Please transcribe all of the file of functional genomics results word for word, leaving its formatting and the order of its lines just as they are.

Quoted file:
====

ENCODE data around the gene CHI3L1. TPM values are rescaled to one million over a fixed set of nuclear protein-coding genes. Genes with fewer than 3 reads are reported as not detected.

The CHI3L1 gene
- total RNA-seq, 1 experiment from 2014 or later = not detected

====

ENCODE data around the gene CHI3L1. TPM values are rescaled to one million over a fixed set of nuclear protein-coding genes. Genes with fewer than 3 reads are reported as not detected.

The CHI3L1 gene
- total RNA-seq, 1 experiment from 2014 or later = not detected